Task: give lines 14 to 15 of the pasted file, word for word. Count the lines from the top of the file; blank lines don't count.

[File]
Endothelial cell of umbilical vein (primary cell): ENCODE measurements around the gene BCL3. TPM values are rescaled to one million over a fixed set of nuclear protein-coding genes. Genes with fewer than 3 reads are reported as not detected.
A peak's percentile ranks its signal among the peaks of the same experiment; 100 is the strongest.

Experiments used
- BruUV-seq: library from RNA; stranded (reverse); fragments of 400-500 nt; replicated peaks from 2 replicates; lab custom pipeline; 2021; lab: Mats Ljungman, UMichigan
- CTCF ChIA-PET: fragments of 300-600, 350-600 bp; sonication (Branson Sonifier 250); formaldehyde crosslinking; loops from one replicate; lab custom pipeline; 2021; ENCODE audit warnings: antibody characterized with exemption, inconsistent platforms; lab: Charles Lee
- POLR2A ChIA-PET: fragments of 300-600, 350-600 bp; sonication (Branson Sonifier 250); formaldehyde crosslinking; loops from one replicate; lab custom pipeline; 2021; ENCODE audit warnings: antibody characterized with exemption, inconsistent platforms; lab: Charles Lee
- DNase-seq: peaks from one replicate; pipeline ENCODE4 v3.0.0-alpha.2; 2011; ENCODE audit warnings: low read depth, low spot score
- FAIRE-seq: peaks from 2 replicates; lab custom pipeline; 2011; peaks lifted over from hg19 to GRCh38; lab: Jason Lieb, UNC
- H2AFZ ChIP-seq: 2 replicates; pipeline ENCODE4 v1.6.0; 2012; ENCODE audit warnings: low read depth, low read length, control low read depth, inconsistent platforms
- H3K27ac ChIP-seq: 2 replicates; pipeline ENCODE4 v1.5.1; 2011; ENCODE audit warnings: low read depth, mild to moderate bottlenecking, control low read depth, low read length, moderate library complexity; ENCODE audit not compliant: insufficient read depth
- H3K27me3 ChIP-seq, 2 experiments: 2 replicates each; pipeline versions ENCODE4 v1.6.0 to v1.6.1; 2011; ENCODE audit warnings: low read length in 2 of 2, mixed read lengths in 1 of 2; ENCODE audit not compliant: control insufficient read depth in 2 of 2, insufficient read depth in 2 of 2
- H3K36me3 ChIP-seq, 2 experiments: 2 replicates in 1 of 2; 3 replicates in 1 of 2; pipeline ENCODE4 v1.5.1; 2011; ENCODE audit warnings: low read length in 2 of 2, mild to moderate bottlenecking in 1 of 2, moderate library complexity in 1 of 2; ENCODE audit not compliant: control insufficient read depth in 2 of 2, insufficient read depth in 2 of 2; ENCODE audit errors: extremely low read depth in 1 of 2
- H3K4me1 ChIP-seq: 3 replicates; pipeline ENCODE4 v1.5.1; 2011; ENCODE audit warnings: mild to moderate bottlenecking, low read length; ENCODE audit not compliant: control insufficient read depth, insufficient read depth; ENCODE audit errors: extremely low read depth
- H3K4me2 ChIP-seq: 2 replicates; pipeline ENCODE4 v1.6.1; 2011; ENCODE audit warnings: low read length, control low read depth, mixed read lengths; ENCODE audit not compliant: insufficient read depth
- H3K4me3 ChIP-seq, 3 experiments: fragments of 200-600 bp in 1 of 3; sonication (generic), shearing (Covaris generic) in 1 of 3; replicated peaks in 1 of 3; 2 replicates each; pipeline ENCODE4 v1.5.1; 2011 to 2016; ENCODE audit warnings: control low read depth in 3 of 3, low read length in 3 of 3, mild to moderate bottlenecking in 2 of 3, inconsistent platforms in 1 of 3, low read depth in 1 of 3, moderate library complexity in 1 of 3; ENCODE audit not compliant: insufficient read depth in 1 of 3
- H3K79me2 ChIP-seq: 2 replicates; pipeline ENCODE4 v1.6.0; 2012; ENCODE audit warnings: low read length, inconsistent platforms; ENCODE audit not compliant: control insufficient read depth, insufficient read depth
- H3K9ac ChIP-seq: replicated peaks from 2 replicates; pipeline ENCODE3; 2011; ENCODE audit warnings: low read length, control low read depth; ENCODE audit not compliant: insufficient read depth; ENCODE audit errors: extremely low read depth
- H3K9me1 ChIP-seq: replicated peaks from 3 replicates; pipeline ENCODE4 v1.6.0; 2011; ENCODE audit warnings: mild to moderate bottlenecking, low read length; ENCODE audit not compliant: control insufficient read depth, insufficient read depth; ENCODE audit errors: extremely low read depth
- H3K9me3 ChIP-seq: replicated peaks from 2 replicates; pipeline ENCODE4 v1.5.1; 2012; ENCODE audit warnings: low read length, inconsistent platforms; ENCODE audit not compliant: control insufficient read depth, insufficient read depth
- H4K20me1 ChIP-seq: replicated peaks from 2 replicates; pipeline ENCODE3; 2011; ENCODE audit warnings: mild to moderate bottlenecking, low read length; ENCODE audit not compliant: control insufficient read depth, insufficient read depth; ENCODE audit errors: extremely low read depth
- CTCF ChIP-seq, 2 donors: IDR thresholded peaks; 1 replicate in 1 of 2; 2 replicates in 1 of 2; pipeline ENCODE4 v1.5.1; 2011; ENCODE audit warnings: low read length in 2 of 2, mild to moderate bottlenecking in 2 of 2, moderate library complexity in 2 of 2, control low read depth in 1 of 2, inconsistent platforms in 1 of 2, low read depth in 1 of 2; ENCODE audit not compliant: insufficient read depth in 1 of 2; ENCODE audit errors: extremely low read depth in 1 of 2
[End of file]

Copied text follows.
- H3K4me2 ChIP-seq: 2 replicates; pipeline ENCODE4 v1.6.1; 2011; ENCODE audit warnings: low read length, control low read depth, mixed read lengths; ENCODE audit not compliant: insufficient read depth
- H3K4me3 ChIP-seq, 3 experiments: fragments of 200-600 bp in 1 of 3; sonication (generic), shearing (Covaris generic) in 1 of 3; replicated peaks in 1 of 3; 2 replicates each; pipeline ENCODE4 v1.5.1; 2011 to 2016; ENCODE audit warnings: control low read depth in 3 of 3, low read length in 3 of 3, mild to moderate bottlenecking in 2 of 3, inconsistent platforms in 1 of 3, low read depth in 1 of 3, moderate library complexity in 1 of 3; ENCODE audit not compliant: insufficient read depth in 1 of 3